Culture and Diversity Issues in Restorative Justice
This page is archived material and is no longer updated. It may contain outdated information and broken links. The material presented on these pages is the product of five regional symposia held on restorative justice between June 1997 and January 1998.
Perceptual blocks are obstacles that prevent the problem-solver from clearly perceiving either the problem itself or the information needed to solve the problem.
- Seeing what you expect to see:
- You cannot see clearly if you are controlled by preconceptions.
- Cognitive dissonance: devalue information that does not fit one's stereotype.
Paradigm-the way we see the world; a theory, an explanation, model, perception, or frame of reference
- Paradigms affect very powerfully how we interact with other people. As clearly and objectively as we think we see things, we begin to realize that others see them differently form their own apparently equally clear and objective point of view.
- "Where we stand depends on where we sit."
- Paradigm shifts: need to make adjustments as we learn more about culturally, ethnically, or racially different people. This may be like a conversion from one belief system to another.
- Difficulty in Isolating the Problem
- Inadequate clues or misleading information
- Improper problem-identification and isolating the problem, e.g. quiet Indian children perceived as dumb, fearful, obstinate, etc. vs. being respectful, listening, observant, thoughtful
- Tendency to Delimit the Problem Area Too Closely
- Placing/imposing too many constraints on possible solutions-tunnel vision, blinders
- Inability to See the Problem from Various Viewpoints
- Need to see the problem form the other's point of view; need to view the solutions from the perspective of the client
- Trickiest aspect of saturation is that you think you have the data, even though you are unable to produce it when needed
- Need to teach ourselves to see things we are used to ignoring
- Data arrives only occasionally or in the presence of large amounts of distracting data
Inherent differences in world view, the role of family, social interaction within and outside of one's community environment, mandates awareness of culture as a factor in administering justice for
culturally different people.
To limit the trauma of culturally different people involved in justice and correctional systems, it is critical for these systems to be sensitive to the type of environment the individual has been raised.
At least three levels on which culture plays a significant role include:
- agency or program professionals and paraprofessionals need to be
- the individual's level of
cultural proficiency needs to be assessed; and
- interventions and programs need to promote both in order to adequately address the needs of the culturally different child, youth, or adult and determine the most appropriate course of action.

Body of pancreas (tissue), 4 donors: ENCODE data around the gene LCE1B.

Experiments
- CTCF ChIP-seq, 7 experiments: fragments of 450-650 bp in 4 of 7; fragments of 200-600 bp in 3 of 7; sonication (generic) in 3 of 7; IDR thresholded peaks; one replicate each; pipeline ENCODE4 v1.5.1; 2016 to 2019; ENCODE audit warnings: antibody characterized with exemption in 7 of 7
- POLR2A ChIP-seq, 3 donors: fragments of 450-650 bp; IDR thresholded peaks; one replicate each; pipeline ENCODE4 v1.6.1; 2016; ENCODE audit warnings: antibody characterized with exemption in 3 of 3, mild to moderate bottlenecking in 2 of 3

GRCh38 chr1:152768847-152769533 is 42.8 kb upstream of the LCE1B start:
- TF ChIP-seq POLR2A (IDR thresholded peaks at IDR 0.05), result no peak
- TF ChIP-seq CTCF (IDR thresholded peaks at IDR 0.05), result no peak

Cultural Sensitivity means that individuals working with culturally different people must be aware of the cultural differences versus stereotypes and view these differences as a source of options and additional resources, rather than as constraints, to effective intervention.
Cultural Sensitivity requires:
- recruitment of culturally different professionals and paraprofessionals whenever possible,
- language interpreters when needed
- creative and assertive outreach to promote programs and include an array of options and support systems that may exist from within the family and the community
Cultural Proficiency refers to the level of knowledge and use of cultural ideals and practices within daily life for each individual child, youth, or adult.
Cultural Proficiency requires:
- the specific cultural or ethnic group to take responsibility in making opportunities for learning about the culture available and accessible to their members.
- The individual through his or her parents and family to take the responsibility for learning and acquiring the knowledge, skills, and abilities necessary to become proficient in one's culture.
Culturally different people are more sensitive to discrimination, and have had fewer positive experiences with being culturally different in a dominantly anglo or white world
- Impedes knowledge of one's culture; may view being culturally different as detrimental; and inhibit integration of cultural values/strengths into their life.
- Impairs their ability to effectively participate in both their ethnic community and mainstream society.
Interventions, programs, systems need to promote both in order to adequately address the needs of the culturally different child, youth, or adult and determine the most appropriate course of action.
- Cultural ignorance inhibits communication, understanding, empathy, etc. which limits the service provider from developing the best plan for intervention. It inhibits the use of
CULTURE AS A RESOURCE!!!!
Helping people, especially children, learn about and understand their culture develops a sense of pride, self esteem, and greatly enhances positive results with treatment or interventions and future behavior patterns.
Date Created: December 4, 2007